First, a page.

Films for Bridging Cultures

18 09 2010

Today, I went out to watch a film called Harimaya Bridge.  True to its name it’s a film about bridging cultures specifically of the America and Japan type, although it isn’t the first film to do so. Another film in its category: Big Dreams Little Tokyo. (Click Here for a review by DarkMirage)

Harimaya Bridge dealt with generations, cultures, and family (For a synopsis go elsewhere). While Big Dreams Little Tokyo went more pragmatist and dealt with social, business, and intellectual opportunities. But for both films the sensation is when the paradigm shift yields favorable results. In Harimaya the paradigm shift occurred when he was able to see what was in front of him and link them treasured moments in his past to overcome his contempt in order to learn to share the dreams and accomplishments of future generations instead of clinging to the past.

While Harimaya Bridge took place in Japan, Big Dreams Little Tokyo took place right here in America, Little Tokyo in Los Angeles. Unlike with an older generation, this movie concerns a newer generation and explores a not so apparent relationship between knowing another culture and one’s success in life. The appeal with our generation on this one is that we’re fresh out of college/high school and we’re looking to strike it rich, we’re looking for jobs, maybe we want the pride and glory of entrepreneurship without the willingness to actually work with it or be patient about it which leads to a great deal of frustration.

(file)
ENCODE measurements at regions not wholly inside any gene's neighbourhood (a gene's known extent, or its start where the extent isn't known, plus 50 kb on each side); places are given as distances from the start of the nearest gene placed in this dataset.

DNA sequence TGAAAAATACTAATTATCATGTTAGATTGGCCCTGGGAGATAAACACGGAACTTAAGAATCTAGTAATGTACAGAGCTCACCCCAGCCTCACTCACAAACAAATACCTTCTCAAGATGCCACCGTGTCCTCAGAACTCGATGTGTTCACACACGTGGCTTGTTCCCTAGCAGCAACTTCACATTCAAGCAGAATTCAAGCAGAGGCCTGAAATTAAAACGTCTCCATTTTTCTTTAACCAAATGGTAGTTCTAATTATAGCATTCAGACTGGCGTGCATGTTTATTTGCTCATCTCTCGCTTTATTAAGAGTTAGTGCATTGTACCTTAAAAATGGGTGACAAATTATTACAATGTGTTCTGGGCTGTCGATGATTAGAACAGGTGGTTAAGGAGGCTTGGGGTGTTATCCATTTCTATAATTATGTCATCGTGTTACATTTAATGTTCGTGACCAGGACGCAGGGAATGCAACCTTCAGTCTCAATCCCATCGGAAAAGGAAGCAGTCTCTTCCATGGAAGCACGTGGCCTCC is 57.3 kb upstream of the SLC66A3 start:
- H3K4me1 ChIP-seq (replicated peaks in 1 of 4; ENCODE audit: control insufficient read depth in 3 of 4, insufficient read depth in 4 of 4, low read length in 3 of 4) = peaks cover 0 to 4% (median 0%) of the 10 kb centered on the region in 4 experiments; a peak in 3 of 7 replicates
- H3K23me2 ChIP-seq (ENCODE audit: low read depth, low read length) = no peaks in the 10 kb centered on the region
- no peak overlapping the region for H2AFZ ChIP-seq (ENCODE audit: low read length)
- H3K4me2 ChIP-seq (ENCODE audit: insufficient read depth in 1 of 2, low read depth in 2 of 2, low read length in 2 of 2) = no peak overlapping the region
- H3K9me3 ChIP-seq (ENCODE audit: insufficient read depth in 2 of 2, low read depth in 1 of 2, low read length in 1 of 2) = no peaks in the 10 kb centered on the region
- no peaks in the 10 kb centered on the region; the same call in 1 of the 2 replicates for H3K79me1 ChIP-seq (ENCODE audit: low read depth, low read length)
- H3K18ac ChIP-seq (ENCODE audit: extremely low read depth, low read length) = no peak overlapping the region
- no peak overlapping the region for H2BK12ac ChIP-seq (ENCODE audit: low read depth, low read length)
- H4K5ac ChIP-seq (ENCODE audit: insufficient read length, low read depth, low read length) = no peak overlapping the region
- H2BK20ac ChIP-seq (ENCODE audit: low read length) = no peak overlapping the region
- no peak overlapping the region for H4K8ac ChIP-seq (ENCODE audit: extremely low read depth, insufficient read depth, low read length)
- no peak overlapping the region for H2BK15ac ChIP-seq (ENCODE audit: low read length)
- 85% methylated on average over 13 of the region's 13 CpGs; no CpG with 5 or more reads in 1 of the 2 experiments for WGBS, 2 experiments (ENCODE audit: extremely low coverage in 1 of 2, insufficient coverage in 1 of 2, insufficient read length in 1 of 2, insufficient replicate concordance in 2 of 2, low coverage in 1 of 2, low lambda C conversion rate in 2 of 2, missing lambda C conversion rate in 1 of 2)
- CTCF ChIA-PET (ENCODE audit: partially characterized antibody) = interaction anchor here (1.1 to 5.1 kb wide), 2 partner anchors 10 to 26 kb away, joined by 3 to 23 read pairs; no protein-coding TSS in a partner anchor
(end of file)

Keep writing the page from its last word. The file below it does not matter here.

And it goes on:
Culture bridging films are great, and I think as pointed out in Big Dreams Little Tokyo, unless it’s a hell of a book, then it probably won’t sell. So why not make it a movie? There may have been more movies about bridging cultures, maybe not with Japan and the US like the ones exemplified in this blog post, but with just these two, they’ve covered a large spectrum of ideas. They’re very hard to come by, however— a good one, that is.


Romance of the Three Kingdoms, or as I like to call it “ROT3K”. A Guide for the modern audience.

4 09 2010

My experience with the Three Kingdoms as a kid was a intriguing one. I never took much interest. Growing up as Thai descended from Chinese, I often saw the Three Kingdoms and its influence as a sort of relic. In places I would go, Chinese restaurants and homes, there would be a statue of a long, bearded man with a red face. These statues would range anywhere from about 1/4th scale to 1/3rd with life-sized or larger-than-life ones being viewable in museums or Chinese historical sites. This was the statue of Guan Yu. Never having come to my attention as to why he was revered, I had posed the question lately, to my Aunt, the answer “His Integrity”. Having read most of the 1st volume, there being 4 volumes each with over 1000 pages (you do the math), I have come to learn that, yes, Lord Guan was highly respected, even in the novel for his integrity and loyalty to his brother “Liu Bei” also known as “Liu Xuande”. [More after the break] Read the rest of this entry »